We recently checked back in with one of our favorite PixelSquid power users, Ponte Ryuurui. Previously, we chatted with the Tokyo-based artist about his stellar speed paints for his Youtube channel. In this more recent video, Ryuurui constructs a terrifying underwater battle between a submarine and megalodon. Thalassophobia, anyone? Watch the full video below and read our interview with the artist for some insight and inspiration!
PixelSquid: Tell us about your growth in digital photography. How long have you been creating through digital means?
Ponte Ryuurui: About 10 years total, though now I do mostly 3D sci-fi hard surface modeling. I stopped photography a year ago and now focus 100% on 3D.
“Pixelsquid is literally pure gold for compositing.”
PS: You’ve been a long time user of PixelSquid. Is there any particular feature that keeps you coming back?
PR: Pixelsquid is a no-brainer plugin for anyone who is serious about compositing, mostly because models are rendered in fairly flat light, which allows for post processing. Also, the ability of rotating in 3D to fit the perspective and so on is simply too good to ignore.
PS: For your Megalodon speed paint, you constructed the background first and then placed the PixelSquid objects where you saw fit. Do you have a thumbnail or plan for where you place the objects, or do you let your intuition guide you?
PR: I don’t really use references for those manipulations. If I see an image or item, an idea hits me. Then, I just doodle away till I am happy with the results.
PS: Around the 2:10-2:20 mark, we can see you changing the angle of the missile to get it to the perfect position. Being able to rotate the object is a unique benefit of PixelSquid objects. How does this help you in your creative process?
PR: Perspective is one of a few core things that need to be spot-on for a successful composite. If color, brightness, camera angle, perspective are out of whack, it will all look fake. PixelSquid is literally pure gold for compositing.
PS: You work in 3D model creation using Blender, so I’m sure you can understand the difficulty of mastering modeling techniques. How do you think PixelSquid can aid users who work strictly with 2D to start to implement 3D elements in their works?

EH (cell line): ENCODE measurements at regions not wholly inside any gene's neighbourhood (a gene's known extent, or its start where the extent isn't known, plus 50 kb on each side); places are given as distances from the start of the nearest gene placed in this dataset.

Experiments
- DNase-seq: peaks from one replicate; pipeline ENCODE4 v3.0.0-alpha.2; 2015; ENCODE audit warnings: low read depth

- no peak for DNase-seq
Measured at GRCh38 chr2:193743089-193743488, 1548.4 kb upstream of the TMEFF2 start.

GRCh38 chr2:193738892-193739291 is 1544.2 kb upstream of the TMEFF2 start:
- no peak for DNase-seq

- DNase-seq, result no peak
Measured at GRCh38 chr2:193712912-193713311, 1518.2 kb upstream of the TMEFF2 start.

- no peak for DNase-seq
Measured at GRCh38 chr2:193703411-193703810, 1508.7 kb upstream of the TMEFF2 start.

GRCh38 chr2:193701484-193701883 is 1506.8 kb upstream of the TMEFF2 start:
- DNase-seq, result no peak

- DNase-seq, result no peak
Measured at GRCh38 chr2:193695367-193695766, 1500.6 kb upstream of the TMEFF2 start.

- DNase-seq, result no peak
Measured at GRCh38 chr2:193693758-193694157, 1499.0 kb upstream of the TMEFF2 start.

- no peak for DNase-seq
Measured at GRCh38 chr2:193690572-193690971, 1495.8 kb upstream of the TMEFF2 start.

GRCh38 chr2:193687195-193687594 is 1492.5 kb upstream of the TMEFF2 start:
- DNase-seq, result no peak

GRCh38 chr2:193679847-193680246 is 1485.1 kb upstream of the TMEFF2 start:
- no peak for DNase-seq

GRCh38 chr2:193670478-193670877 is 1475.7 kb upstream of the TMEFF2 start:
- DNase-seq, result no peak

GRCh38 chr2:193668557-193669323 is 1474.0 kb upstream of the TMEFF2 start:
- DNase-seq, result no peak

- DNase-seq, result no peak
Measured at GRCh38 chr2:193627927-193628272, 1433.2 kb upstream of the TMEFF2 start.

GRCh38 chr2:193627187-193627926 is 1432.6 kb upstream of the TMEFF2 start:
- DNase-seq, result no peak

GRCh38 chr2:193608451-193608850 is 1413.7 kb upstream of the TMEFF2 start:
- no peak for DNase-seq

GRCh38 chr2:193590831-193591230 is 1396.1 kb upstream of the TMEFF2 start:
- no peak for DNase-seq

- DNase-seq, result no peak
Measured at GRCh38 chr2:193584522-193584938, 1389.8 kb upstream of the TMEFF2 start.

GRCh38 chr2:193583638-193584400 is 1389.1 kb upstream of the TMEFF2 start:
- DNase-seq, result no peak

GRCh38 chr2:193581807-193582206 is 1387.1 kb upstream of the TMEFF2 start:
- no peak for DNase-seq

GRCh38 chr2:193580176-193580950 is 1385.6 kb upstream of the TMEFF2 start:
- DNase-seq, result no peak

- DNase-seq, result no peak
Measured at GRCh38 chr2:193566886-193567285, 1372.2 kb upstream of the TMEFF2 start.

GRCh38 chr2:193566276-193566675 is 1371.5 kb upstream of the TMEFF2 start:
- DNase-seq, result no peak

PR: This is actually the best question of all. Compositing is superb for training the brain to come up with creative ideas. 3D is awesomeness from a cube. Compositing is not that difficult, but it is a great step towards 3D. I learned 3D very quickly, and after a year of studies I am already creating courses and working in the gaming industry. I am sure 20 years of artistic background and about 8 of photography helped, but compositing has definitely played a huge part there. Pixelsquid simply made compositing fun as hell. I love working with add-ons, and I think whoever does not use them shoots themselves in the leg. All pros use Plugins, because we know that 1: time is money and 2: add-ons support the creative process by removing mundane tasks that take ages or are too infuriating in vanilla programs. I am a heavy add-on user in 3D.
PS: Do you have any new or exciting things you’re working on right now?
PR: Yup, together with a friend of mine, Josh Gambrell, we are working on creating educational materials for 3D artists who use Blender. At the same time, I’m working on a sci-fi game with a studio based in London.
Ponte Ryuurui is a Tokyo-based 3D concept artist, photographic artist, photo retoucher, Japanese calligraphist, educator, and author. You can follow his work on Youtube, Facebook, Twitter, or on his website. You can find a full list of links at his Linktree.
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